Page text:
British Loyalists settled the charming and idyllic island of Hope Town on Elbow Cay (pronounced KEY) during the American Revolution. A group that included Wyannie Malone, a widow from South Carolina, officially founded the settlement at Hopetown in 1785. Descendents of Wyannie and her four children continue to live throughout the Bahamas, including in Hope Town. A trip to the island is not complete without a visit to the Wyannie Malone museum, where the rich history of the island – complete with pirates, Rumrunners and more – comes alive.


Long before the Loyalists arrived, Elbow Cay attracted sailors because of its protected harbour. During the 18th & 19th centuries, “wrackers” (salvagers) lured unsuspecting sailors onto the offshore reefs by running up and down the beach with lanterns. In 1864, England decided to build a lighthouse, despite the protests of the ‘wrackers’. The lighthouse was completed the next year, and, though it has gone through a few alterations, today the famed Candy Striped Lighthouse is one of the last manual lighthouses in the world, and its light can be seen from 17 miles away. Those who climb the tall spiral staircase to the top will be rewarded with magnificent 360-degree views of the area.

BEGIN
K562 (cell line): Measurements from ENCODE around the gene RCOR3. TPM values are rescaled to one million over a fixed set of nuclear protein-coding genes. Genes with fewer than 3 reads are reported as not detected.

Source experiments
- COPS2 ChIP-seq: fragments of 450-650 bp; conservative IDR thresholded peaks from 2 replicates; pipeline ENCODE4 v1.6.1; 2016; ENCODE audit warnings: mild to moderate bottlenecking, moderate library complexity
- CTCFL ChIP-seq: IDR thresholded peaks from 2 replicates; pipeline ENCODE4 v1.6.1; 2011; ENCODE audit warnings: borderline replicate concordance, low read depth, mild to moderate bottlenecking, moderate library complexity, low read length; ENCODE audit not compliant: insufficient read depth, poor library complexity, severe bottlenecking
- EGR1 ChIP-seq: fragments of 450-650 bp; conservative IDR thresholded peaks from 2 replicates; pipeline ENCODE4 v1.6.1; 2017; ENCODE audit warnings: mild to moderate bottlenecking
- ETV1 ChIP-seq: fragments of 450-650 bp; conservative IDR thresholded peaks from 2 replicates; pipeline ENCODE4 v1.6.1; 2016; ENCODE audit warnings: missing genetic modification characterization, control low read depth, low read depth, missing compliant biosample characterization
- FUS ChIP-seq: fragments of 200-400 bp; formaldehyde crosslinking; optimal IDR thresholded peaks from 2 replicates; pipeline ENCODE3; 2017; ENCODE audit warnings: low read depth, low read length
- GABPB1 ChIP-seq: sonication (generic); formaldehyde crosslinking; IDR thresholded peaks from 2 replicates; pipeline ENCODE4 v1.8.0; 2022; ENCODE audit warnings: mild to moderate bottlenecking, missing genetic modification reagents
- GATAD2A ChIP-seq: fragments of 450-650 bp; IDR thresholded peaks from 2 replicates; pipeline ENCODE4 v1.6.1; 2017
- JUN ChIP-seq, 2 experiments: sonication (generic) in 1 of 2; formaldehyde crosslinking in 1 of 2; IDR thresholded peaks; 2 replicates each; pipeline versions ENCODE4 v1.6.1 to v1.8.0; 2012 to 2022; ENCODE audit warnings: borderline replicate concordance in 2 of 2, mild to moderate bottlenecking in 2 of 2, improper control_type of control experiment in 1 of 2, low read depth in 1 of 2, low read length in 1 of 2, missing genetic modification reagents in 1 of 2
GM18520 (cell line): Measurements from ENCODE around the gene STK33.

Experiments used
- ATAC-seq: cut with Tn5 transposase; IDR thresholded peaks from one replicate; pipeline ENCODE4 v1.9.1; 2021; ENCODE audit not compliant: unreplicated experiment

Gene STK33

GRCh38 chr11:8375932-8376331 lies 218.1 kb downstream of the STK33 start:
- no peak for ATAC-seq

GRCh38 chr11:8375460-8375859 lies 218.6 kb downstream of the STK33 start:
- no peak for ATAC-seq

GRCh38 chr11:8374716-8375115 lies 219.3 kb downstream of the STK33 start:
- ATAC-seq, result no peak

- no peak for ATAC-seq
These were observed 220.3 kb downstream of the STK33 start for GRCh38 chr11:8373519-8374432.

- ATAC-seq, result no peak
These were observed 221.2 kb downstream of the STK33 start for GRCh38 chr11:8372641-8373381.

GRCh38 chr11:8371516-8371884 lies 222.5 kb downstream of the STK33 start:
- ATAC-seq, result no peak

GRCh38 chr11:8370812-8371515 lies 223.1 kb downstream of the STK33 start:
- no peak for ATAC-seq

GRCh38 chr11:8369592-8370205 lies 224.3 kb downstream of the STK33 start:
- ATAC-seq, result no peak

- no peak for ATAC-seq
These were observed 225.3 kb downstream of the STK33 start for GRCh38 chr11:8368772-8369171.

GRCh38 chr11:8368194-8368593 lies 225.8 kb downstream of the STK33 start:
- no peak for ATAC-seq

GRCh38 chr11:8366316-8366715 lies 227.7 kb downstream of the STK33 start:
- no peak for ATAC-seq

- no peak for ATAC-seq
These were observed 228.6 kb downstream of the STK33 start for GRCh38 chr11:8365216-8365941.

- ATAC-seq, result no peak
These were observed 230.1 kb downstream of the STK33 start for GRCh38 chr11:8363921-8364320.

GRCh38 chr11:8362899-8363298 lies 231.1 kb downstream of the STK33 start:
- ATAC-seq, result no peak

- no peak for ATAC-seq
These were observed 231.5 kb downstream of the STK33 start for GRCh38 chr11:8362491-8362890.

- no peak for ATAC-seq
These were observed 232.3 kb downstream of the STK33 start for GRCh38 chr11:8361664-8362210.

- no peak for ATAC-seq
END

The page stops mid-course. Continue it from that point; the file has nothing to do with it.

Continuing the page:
More than 200 years after its founding, Hope Town remains a charming village of historic buildings and pretty, pastel houses. Those who’ve visited the island over the past fifty years will find it little unchanged in character, though it has 21st century comforts, including free WiFi in most establishments. Once mostly a pedestrian village, golf carts are now permitted. Walking and biking remain the predominant mode of transport, however.

Many of the residents are descended from the original Loyalists and retain a hint of a British accent. Fishing and native crafting have given way to tourism as the primary industry on the island, and the locals are warm and welcoming. They fully understand that what attracts visitors to Hope Town is the quaintness, and they have actively kept large-scale resorts and cruise ships from encroaching on the peaceful atmosphere.

Hope Town is that rare destination where one can enjoy a quiet stroll along the picturesque streets, inhaling the sweet scent of tropical blooms one minute, and sit at a lively seaside bar enjoying a chat with a local the next. There is just enough activity for those who like to socialize, without ever feeling the crushing noise and activity of a resort.